If you had a friend visiting you, what are some of the local spots you’d want to take them around to?
Assuming there’s no pandemic and places are actually open. I lived in Burbank for many years and my favorite spots to eat were Sushi Dake and Casitas Taco Al Carbon. One of the most special dining experiences, though, was at The Bazaar by José Andrés. I would definitely take someone there if they had a penchant for enjoying unique dishes and burning cash by the hundreds. I’m also a rock climber, so if my friend is an outdoorsy-type, it’d be fun to do some climbing at Stoney Point, Malibu Creek or Texas Canyon. Climbing and camping in Joshua Tree would be on the activity list for a weekend trip outside of the city. El Matador is the beach I would take them to because of the small size and awesome rock formations, though Point Dume is pretty great because you can actually top-rope right next to the ocean. DeBell is a lovely little public golf course in the Burbank hills with some epic views of the valley. I would want my friend to experience the rush of ringing that bell on number 12. Ooooh yeeeahhh.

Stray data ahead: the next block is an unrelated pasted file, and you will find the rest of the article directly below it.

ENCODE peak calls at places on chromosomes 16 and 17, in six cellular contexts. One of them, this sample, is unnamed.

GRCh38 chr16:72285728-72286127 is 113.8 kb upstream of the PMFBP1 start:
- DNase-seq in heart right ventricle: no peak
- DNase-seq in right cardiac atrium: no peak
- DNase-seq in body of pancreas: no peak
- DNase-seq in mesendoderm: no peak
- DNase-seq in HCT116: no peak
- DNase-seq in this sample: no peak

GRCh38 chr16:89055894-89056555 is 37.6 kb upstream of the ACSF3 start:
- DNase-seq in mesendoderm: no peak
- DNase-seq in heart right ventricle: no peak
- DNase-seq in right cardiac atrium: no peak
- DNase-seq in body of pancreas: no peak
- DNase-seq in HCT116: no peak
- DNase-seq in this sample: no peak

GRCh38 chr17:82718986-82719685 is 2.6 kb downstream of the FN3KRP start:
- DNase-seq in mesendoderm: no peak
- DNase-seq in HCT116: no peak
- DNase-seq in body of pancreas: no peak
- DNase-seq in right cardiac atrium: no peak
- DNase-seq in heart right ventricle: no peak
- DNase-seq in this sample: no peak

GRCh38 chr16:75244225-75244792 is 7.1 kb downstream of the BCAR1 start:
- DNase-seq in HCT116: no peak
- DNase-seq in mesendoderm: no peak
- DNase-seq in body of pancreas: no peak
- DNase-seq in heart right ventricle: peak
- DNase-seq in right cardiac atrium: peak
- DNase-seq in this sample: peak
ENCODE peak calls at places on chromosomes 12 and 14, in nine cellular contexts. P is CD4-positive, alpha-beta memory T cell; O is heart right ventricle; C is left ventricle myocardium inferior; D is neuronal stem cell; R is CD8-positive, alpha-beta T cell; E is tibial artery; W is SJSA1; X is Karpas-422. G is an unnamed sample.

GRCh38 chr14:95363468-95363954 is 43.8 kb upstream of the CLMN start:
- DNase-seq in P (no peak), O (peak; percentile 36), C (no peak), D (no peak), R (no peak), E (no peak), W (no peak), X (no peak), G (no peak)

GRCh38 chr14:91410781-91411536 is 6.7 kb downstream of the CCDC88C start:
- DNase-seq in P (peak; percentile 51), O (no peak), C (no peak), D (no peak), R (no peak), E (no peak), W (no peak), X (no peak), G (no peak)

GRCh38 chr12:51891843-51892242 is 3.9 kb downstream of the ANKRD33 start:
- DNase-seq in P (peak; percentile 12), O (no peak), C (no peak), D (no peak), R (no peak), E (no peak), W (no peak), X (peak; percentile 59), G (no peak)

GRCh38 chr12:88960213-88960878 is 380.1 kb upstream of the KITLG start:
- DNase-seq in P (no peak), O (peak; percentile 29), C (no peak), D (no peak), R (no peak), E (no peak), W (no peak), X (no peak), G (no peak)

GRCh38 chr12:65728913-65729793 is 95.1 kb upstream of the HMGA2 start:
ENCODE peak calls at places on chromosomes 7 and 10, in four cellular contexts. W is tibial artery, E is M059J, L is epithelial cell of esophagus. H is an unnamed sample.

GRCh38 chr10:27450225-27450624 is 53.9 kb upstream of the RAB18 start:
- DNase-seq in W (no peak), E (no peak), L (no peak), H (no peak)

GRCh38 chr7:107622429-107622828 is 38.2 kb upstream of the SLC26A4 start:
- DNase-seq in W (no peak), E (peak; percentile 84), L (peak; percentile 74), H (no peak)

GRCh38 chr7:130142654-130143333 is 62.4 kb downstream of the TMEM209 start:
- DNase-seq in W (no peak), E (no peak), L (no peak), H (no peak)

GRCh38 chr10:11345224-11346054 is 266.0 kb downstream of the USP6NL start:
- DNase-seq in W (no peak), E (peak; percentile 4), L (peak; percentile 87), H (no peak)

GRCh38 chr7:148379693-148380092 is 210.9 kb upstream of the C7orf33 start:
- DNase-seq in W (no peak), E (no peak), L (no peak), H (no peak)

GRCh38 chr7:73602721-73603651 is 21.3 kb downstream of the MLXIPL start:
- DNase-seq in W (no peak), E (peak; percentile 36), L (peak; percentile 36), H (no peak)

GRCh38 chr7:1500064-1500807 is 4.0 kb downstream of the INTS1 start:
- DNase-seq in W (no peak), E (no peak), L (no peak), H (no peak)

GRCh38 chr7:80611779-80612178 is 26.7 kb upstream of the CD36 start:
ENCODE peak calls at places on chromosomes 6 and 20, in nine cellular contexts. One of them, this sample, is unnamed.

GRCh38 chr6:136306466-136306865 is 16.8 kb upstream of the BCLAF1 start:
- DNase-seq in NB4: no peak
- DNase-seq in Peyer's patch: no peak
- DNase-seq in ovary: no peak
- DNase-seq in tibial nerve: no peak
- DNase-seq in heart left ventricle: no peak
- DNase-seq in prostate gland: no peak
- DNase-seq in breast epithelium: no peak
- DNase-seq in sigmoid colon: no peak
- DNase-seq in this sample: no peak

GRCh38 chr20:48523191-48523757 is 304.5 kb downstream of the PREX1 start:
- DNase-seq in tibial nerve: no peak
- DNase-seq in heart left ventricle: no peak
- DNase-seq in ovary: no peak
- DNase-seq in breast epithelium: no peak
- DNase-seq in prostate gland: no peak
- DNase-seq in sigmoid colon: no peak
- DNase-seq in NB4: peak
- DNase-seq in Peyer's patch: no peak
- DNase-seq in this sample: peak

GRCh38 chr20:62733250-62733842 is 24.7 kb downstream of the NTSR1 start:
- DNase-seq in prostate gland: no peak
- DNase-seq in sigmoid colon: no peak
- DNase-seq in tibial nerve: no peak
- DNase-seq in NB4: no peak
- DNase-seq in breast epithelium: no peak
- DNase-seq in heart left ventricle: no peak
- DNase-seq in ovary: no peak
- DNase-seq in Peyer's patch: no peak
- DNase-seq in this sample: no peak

Who else deserves some credit and recognition?
I want to shoutout Sara Zanville for recommending me to Shoutout LA. She’s a nostalgia expert who throws fun ’90s events that I’ve had the pleasure of photographing many times. I’d like to thank Melissa Tabares for all the unconditional support and valuable feedback she’s given me over the years. She’s an amazing hairstylist and we’ve had a good time teaming up for portrait sessions to give people the extra glow that makes their inner light shine even brighter. I also want to recognize an old friend and cinematographer named Dave Selle, who taught me so much when I was first starting out in the professional world. My good friends since college, Mark Zuckerbrow, Brian Bellinkoff and Brad Gage have consistently hooked me up with a lot of cool opportunities over the years. They’re all in the film industry and definitely worth a Google search. Honestly, the list is very long and I feel bad that there’s not enough space to name everyone individually, but that’s a start for ya.